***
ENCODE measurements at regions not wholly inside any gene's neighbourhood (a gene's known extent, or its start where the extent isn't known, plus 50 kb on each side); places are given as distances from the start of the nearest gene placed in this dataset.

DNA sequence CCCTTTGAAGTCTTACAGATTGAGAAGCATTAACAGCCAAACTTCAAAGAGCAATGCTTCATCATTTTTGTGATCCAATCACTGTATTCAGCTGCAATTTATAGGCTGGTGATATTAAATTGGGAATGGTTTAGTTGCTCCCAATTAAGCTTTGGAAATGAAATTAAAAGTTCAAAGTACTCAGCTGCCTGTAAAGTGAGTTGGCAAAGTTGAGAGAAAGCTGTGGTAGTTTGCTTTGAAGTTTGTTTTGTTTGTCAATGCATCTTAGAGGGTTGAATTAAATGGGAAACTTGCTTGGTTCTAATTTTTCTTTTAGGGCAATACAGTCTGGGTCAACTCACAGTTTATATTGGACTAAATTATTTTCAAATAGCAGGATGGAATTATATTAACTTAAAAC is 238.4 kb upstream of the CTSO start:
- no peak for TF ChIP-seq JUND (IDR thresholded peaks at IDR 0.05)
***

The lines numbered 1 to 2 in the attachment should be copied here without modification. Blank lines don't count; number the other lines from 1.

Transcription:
ENCODE measurements at regions not wholly inside any gene's neighbourhood (a gene's known extent, or its start where the extent isn't known, plus 50 kb on each side); places are given as distances from the start of the nearest gene placed in this dataset.

DNA sequence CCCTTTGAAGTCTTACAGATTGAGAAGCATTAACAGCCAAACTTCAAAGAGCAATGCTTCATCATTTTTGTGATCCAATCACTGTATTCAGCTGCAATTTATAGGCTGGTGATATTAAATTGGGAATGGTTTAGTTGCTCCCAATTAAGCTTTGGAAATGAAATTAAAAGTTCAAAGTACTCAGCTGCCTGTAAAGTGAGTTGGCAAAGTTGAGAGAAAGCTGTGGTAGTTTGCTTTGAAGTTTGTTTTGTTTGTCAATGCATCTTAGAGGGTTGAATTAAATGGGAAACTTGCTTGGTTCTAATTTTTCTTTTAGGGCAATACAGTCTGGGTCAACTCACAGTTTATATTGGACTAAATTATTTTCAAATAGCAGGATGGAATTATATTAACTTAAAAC is 238.4 kb upstream of the CTSO start: